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Eastern European and Central Asian Countries Unite to Expand Access to Lifesaving HIV and TB Drugs

03 November 2016

MINSK, Belarus - Health ministers from Eastern Europe and Central Asia adopted a Consensus Statement "HIV and TB treatment for all" on expanded and rapidly scaled-up access to affordable, quality-assured antiretroviral and TB drugs at the conclusion of the two-day Regional Consultation in Minsk, Belarus.

The countries committed to strengthen regional cooperation in order to advance access to affordable and quality medicines and deliver more cost-effective, equitable and sustainable solutions for common challenges by intensifying efforts through regional solidarity, shared responsibility and political leadership.

"Undoubtedly, the adoption of the Minsk Statement is a guarantee of our countries' openness and readiness to share experience and work together in achieving sustainable development and commitments to the Political Declaration on HIV/AIDS and WHO TB Plan in Eastern Europe for 2016-2020," said Vasiliy Zharko, Minister of Health of Belarus.

Representatives from 12 Eastern Europe and Central Asia (EECA) countries' ministries of health - Armenia, Azerbaijan, Belarus, Georgia, Kazakhstan, Kyrgyzstan, Moldova, Russian Federation, Tajikistan, Turkmenistan, Ukraine and Uzbekistan - endorsed the statement.

"It is a historical moment in the regional HIV and TB response," said Luiz Loures, Deputy Executive Director of UNAIDS. "By joining the Minsk Statement EECA countries reaffirmed their commitment to the Political Declaration on HIV and AIDS: On the Fast-Track to Accelerate the Fight against HIV and to End the AIDS Epidemic by 2030."

The statement underlines that countries are ready to utilize all available tools to reduce the price of lifesaving drugs, including revision of procurement arrangements, such as international and pooled procurement, third-party consultation and price negotiation with generic suppliers of antiretroviral therapy and TB treatment; addressing intellectual property issues and their alignment with national legislation; and supporting local manufacture of drugs and optimizing drug regimens in line with WHO recommendations.

"The Global Fund is committed to helping countries get the most value from their investments to prevent and treat HIV and TB," said Mark Dybul, Executive Director of the Global Fund to Fight AIDS, Tuberculosis and Malaria. "Such regional cooperation is a pragmatic approach to achieving economies of scale and ensuring access to lifesaving health products, which will enable countries to save more lives and reach more people."

Lucica Ditiu, Executive Director of the Stop TB Partnership said: "This is a timely meeting and discussion. This region suffers from very high drug-resistant TB levels, so increased access to quality assured medicines and diagnostics are essential for the TB programs."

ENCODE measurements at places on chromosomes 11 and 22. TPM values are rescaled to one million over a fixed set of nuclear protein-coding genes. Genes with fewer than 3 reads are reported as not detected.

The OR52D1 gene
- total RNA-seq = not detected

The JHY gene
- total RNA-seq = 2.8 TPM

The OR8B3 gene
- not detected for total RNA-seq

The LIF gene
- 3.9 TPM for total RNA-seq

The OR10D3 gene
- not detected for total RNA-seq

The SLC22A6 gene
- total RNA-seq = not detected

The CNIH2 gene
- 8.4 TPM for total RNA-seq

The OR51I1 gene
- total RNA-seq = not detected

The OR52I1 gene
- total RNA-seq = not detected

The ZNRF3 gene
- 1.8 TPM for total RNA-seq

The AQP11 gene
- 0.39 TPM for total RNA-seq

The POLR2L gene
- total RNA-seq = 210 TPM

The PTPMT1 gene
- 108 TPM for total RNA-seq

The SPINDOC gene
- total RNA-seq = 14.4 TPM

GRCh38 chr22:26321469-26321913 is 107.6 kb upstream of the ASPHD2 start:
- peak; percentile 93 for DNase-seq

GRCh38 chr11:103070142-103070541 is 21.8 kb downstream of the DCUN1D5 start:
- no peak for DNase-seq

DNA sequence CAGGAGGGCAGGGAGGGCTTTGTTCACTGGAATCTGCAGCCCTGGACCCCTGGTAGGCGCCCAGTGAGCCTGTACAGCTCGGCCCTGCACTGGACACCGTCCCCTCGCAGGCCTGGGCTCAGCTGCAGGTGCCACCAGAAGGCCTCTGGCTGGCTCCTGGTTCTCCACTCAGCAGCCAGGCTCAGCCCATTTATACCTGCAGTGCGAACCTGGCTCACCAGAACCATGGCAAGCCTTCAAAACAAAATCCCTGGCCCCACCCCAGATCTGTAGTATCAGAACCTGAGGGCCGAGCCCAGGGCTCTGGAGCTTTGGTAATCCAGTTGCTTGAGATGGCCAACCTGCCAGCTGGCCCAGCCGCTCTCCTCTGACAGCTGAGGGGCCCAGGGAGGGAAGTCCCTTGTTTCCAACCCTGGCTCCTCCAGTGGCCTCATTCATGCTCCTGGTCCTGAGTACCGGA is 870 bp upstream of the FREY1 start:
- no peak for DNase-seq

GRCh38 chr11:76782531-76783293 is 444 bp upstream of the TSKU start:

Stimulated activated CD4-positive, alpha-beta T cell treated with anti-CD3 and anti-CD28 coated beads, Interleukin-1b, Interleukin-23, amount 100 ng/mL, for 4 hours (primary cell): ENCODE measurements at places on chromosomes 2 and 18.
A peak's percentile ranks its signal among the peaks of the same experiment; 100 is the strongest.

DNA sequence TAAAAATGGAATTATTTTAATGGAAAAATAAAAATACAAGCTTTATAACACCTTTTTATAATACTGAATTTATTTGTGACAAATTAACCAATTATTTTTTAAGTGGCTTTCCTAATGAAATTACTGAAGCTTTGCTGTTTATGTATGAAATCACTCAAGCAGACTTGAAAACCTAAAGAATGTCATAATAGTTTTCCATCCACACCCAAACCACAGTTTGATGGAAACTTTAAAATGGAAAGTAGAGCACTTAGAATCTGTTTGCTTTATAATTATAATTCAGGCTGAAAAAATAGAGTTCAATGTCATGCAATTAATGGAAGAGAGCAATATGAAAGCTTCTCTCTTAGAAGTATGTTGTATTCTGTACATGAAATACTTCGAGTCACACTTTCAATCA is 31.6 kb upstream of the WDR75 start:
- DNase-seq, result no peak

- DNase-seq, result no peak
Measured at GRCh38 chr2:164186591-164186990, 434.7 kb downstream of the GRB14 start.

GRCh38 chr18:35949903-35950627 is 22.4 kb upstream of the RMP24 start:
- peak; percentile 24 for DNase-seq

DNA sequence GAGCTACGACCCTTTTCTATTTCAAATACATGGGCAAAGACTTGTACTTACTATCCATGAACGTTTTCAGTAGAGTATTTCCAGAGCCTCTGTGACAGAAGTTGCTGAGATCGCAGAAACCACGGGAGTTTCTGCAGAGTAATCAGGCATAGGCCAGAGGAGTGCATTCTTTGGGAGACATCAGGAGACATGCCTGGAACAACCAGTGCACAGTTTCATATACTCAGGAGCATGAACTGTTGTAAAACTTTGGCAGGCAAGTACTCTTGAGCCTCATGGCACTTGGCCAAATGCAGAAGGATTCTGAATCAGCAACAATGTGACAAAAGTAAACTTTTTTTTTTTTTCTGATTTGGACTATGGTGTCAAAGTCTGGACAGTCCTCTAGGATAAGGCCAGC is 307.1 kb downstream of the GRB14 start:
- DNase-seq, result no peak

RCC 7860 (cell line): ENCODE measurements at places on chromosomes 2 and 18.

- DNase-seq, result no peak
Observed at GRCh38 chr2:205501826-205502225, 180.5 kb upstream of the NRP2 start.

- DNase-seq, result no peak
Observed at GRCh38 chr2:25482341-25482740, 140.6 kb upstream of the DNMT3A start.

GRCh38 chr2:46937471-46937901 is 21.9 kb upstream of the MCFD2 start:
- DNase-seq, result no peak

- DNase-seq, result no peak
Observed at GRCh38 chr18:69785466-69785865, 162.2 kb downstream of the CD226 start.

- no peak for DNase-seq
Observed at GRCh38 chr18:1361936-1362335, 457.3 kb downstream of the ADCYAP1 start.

Ditiu ensured that the Global Drug Facility will continue to support country programs - using all sources of funding and various mechanisms of engagement, including participation in local tenders - so they can access quality assured medicines and diagnostics at affordable prices. "GDF will continue to play a key role in increasing access to and scaling up the use of new anti-TB medicines, including bedaquiline and delamanid, new pediatric formulations and the rapid introduction of shorter drug-resistant TB treatment regimens," she added.

The Eastern Europe and Central Asia region is home to the fastest growing HIV epidemic and the highest levels of multidrug-resistant TB in the world. Over the last 10 years, the region has made significant strides to increase the number of people receiving treatment. Yet overall, the region continues to pay some of the highest prices for antiretroviral therapy in the world, while at the same time providing some of the lowest coverage of people on treatment. Expanding antiretroviral therapy eligibility based on WHO recommendations to test and treat will have significant cost implications for the HIV response in all countries of the region.

"This is a timely and important conference for countries in Eastern Europe and Central Asia that confront still expanding epidemics of HIV and drug-resistant tuberculosis. All countries in the region should urgently use existing mechanisms - reviewed at this event - that can lead to significant decreases in prices of medicines," said Michel Kazatchkine, the UN Secretary-General's Special Envoy on HIV/AIDS in Eastern Europe and Central Asia.

The event was hosted by the Ministry of Health of the Republic of Belarus with organizational support by the Global Fund to Fight AIDS, Tuberculosis and Malaria, the Joint United Nations Programme on HIV/AIDS (UNAIDS) and the Stop TB Partnership.

Over 160 participants from ministries of health, national experts in TB and HIV drugs procurement, experts in drug registration and drug market regulation, representatives of the pharmaceutical industry as well as partners from international organizations and civil society participated in the regional consultation.